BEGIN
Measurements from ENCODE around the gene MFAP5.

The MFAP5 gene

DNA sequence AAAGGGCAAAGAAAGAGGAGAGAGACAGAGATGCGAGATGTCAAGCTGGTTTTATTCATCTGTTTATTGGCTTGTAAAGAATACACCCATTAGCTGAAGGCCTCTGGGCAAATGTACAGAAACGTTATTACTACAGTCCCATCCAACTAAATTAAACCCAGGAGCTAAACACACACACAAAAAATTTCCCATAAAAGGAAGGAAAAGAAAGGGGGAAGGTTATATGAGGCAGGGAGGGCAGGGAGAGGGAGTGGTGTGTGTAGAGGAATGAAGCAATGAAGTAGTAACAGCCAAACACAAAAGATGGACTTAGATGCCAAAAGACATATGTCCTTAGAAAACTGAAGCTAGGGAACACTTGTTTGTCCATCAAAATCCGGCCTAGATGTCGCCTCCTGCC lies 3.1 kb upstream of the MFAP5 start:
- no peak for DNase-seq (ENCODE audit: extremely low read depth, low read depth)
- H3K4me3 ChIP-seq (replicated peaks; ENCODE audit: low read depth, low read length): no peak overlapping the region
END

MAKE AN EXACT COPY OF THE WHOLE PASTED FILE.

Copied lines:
Measurements from ENCODE around the gene MFAP5.

The MFAP5 gene

DNA sequence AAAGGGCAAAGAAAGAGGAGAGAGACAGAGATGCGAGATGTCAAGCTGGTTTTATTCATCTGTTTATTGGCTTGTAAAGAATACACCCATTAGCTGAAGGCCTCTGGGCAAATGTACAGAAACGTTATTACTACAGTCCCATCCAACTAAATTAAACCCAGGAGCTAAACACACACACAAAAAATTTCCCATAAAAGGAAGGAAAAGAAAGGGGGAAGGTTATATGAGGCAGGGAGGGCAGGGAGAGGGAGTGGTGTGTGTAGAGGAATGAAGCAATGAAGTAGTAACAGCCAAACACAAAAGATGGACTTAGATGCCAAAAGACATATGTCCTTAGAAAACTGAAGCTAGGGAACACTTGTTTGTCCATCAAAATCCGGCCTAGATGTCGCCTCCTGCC lies 3.1 kb upstream of the MFAP5 start:
- no peak for DNase-seq (ENCODE audit: extremely low read depth, low read depth)
- H3K4me3 ChIP-seq (replicated peaks; ENCODE audit: low read depth, low read length): no peak overlapping the region